For nearly 50 years, a man named Dise has been pulling up to a Crisfield dock to sell oysters to a man named Todd.

The Dises, of Tangier Island, catch the oysters, setting sail early on frigid mornings for beds in the Pocomoke and Tangier sounds. The Todds see to it that the oysters are cleaned, shucked, packed and shipped out on time for family dinners.

This winter, the Dise is longtime waterman Dan Dise with his crew on the Castella. The Todd is Casey Todd, owner of MeTompkin Bay Oyster Company in Crisfield, though sometimes Casey’s son Josh meets the boat instead. Casey Todd, 60, has bought oysters and crabs from Dan Dise’s father and his uncles. Casey Todd’s father, I. T. Todd Jr., bought them from Dise’s grandfather. And Casey Todd’s grandfather, Ira Thompson Todd Sr., bought them from Dise’s great-grandfather.

“There is a connectedness here that goes back generations,” Casey Todd said. “And I think it’s going to go on another 50 years.”

You don’t have to go back that many years to reach a time when Todd was pessimistic. You just have to go back to 2007, when his son Josh joined the business after graduating with a business degree from Washington College. That year, nearly all of the oysters that MeTompkin shucked at its waterside operation in Crisfield came not from boats but from trailers. Two or three truckloads at a time pulled up from Louisiana with Gulf of Mexico oysters. That year, Todd said, only one waterman worked out of Crisfield, and he wasn’t catching much.

Today, 40 boats work out of Crisfield. Business has picked up so much that a local metal craftsman, Robert “Pickle” Paden, has made more than 50 new oyster dredges. Last year, Paden said, he made about 30. And those numbers don’t factor in the dredges watermen bring in for repairs.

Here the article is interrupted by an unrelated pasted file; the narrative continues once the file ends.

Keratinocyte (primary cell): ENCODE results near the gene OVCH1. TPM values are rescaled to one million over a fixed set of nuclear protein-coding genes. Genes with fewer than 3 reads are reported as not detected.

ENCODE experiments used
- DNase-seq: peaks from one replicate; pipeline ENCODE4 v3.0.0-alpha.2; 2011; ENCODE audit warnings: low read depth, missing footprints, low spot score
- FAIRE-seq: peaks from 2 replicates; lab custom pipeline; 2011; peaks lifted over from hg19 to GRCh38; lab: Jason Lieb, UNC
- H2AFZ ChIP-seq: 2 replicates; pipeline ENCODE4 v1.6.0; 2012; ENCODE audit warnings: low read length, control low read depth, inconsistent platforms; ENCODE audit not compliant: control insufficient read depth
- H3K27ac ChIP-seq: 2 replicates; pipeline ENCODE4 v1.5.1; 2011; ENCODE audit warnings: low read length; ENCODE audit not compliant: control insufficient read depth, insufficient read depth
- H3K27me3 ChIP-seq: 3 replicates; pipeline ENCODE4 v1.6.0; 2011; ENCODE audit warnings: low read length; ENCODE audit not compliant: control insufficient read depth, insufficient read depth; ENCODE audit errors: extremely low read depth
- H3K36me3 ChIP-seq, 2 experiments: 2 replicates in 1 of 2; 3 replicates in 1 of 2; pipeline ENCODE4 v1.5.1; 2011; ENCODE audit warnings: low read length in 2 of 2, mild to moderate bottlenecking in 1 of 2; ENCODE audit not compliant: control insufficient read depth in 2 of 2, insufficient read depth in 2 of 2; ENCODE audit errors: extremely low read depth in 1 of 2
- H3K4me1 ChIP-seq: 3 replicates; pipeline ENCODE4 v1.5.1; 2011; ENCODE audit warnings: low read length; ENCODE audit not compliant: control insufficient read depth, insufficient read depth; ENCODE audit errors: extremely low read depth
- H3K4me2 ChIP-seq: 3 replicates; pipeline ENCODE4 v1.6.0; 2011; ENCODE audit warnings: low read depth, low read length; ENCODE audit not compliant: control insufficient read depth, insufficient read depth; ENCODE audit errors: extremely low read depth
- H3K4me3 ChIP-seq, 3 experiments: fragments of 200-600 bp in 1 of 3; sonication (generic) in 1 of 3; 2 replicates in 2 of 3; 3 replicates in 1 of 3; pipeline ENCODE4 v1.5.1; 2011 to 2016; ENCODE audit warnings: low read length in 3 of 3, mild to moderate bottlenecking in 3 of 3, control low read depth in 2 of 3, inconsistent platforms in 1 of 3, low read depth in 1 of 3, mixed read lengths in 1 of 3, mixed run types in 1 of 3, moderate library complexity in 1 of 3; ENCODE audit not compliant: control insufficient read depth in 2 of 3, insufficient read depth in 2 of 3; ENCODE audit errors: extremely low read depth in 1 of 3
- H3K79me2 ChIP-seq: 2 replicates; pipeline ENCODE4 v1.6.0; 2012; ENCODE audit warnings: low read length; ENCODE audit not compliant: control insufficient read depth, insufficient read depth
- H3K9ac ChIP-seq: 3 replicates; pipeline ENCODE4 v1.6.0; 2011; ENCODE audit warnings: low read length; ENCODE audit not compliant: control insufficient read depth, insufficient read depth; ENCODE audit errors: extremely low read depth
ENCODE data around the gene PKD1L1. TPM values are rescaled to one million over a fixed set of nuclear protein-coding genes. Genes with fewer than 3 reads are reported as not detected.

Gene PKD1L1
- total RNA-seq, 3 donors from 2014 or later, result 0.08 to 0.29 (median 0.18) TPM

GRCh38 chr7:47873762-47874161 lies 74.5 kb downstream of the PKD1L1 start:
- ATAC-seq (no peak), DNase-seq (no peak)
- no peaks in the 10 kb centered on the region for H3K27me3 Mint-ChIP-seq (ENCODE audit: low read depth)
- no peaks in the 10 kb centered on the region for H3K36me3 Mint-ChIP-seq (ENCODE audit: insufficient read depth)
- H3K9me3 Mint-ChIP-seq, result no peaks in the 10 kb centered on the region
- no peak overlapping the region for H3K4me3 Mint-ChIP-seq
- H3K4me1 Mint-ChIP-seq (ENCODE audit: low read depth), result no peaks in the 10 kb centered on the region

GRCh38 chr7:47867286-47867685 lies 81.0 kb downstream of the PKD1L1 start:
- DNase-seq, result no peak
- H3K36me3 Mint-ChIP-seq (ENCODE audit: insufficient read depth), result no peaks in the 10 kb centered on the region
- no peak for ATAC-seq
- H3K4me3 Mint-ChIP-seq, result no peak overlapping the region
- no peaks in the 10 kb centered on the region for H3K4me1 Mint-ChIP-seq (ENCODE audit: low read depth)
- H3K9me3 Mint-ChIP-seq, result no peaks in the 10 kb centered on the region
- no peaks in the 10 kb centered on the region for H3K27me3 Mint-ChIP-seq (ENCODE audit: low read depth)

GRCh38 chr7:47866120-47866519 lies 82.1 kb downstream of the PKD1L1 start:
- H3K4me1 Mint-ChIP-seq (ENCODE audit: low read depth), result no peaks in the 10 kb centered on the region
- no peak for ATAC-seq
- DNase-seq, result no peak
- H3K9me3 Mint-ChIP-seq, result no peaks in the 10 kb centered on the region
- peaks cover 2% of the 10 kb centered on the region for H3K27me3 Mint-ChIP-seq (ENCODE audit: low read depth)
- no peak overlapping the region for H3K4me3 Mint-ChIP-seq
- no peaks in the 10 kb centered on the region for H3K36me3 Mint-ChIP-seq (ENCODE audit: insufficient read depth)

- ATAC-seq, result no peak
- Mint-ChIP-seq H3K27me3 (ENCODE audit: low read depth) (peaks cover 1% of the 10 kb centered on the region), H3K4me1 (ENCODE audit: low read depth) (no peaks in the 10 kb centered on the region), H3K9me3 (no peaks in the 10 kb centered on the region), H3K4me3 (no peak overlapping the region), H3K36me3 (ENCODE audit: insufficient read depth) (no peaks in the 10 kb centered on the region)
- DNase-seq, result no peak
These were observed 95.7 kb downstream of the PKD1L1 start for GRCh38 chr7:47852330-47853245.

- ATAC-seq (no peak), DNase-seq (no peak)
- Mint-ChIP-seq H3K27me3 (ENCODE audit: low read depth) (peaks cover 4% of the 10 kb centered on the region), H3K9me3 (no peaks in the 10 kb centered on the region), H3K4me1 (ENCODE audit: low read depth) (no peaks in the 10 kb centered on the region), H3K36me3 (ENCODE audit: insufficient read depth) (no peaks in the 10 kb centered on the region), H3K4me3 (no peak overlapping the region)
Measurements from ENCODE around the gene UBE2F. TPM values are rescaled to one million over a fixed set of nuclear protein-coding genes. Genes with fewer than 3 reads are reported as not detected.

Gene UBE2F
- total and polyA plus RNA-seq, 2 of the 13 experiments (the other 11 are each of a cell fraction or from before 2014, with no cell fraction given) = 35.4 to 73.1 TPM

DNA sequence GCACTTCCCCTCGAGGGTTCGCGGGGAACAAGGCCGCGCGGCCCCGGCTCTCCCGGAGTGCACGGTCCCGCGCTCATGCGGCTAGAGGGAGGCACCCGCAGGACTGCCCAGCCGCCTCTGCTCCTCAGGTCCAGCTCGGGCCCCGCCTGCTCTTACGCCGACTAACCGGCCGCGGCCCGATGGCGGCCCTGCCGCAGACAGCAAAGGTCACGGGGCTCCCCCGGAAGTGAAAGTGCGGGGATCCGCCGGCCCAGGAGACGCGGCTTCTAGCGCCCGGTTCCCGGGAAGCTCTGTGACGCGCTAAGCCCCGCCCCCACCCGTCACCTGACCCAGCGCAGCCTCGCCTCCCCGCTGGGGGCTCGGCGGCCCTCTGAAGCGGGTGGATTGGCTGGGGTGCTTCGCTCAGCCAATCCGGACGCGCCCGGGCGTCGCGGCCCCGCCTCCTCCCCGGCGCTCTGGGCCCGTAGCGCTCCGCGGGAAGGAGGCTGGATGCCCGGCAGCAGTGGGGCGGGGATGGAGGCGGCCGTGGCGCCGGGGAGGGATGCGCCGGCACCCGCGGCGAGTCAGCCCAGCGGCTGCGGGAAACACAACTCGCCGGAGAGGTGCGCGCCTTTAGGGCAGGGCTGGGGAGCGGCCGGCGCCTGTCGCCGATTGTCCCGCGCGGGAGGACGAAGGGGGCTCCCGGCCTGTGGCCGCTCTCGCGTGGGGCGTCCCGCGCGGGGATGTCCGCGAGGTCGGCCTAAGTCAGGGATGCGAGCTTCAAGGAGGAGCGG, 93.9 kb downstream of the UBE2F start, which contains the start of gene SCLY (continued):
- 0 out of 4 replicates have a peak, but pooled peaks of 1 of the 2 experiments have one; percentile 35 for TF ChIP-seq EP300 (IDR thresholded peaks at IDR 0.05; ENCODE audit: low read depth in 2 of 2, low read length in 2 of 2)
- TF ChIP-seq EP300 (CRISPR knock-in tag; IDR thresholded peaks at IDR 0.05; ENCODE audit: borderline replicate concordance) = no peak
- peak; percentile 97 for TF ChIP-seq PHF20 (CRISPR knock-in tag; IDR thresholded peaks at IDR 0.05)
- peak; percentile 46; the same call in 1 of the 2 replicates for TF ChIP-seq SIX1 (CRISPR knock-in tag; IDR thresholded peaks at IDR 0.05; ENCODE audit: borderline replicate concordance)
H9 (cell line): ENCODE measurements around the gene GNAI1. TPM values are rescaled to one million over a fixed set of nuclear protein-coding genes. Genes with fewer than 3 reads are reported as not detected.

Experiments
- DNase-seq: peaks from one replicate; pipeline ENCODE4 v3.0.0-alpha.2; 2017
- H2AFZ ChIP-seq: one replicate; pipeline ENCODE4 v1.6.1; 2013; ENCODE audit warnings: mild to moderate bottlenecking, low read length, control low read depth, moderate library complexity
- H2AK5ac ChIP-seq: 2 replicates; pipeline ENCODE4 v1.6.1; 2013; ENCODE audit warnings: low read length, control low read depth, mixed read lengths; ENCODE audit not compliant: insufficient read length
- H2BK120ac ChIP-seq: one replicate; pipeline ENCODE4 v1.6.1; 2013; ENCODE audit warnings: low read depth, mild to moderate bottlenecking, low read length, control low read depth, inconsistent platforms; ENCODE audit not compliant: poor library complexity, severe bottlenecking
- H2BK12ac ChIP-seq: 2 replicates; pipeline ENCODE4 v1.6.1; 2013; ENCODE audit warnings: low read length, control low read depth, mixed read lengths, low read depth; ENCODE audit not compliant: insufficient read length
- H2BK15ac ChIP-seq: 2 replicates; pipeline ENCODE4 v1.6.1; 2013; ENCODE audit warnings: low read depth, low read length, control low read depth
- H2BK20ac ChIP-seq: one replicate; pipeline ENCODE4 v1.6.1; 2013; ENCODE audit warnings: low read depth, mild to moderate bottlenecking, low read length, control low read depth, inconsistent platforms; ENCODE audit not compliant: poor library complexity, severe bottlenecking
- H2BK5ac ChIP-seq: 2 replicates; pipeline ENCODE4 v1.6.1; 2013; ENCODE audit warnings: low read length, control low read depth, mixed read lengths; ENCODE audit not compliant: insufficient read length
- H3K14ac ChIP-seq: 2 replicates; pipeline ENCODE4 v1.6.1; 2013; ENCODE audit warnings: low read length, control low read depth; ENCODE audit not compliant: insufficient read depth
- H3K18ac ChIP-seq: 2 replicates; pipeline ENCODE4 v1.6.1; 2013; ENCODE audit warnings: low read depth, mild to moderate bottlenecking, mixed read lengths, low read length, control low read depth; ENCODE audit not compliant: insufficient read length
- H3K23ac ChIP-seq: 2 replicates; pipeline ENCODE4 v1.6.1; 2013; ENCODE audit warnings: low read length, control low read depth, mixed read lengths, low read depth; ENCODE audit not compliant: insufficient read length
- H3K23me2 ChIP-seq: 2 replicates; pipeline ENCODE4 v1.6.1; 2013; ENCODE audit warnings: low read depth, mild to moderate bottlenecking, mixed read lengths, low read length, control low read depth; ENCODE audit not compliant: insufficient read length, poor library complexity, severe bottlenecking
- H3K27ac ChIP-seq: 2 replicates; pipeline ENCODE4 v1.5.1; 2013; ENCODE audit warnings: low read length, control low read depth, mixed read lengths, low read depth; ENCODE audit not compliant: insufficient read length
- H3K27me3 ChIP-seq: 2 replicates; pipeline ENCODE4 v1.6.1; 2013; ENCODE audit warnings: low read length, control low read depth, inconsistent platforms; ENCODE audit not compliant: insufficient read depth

After decades of disease and overharvesting, years of uncertainty and one truly devastating season, oysters are coming back in the Maryland part of the Chesapeake Bay. Last year, Maryland watermen harvested 422,000 bushels that brought a dockside value of $14 million — the highest in at least 15 years, according to the Maryland Department of Natural Resources. It remained a far cry from the 2 million to 3 million bushels harvested throughout the 1970s and 1980s, before oyster diseases took their toll. But it was far better than in 2002, when the harvest was only 20,000 bushels and many oystermen hung up their dredges.

The wild oyster has been on an upswing since 2011, the year Casey Todd began saying goodbye to the trailers and hello to more watermen whose names he’s known for five decades. The last trailers came from the Gulf in 2011. After that, Louisiana faced an oyster crisis of its own, courtesy of Hurricane Katrina and the Deepwater Horizon oil spill. Now, Louisiana shucking houses are importing Chesapeake Bay oysters.

Todd never liked relying on the trailers, but he did what he had to do to keep his shucking house open. Many others went out of business. Now, Todd says, he’s happy to write checks to families he knows.

Scientists attribute the recent success of wild oysters in the Chesapeake to an excellent spat set in 2010 and favorable weather conditions. But Todd thinks it’s something else: Today’s oysters have learned to live around the devastating oyster diseases of the past. They are survivors.

That faith prompted Todd to double down on oysters. At his shucking house along Tangier Sound, a dozen or so men shuck between 200 and 300 bushels a day from the public wild fishery. Two years ago, he also started an aquaculture operation on 400 acres of leased bottom in the Big Annamessex River. With oyster larvae from the University of Maryland Horn Point Laboratory and shells from his shucking operation, Todd has plans to grow oysters. He hasn’t harvested any oysters from the operation yet, and he’s not sure when it will be profitable.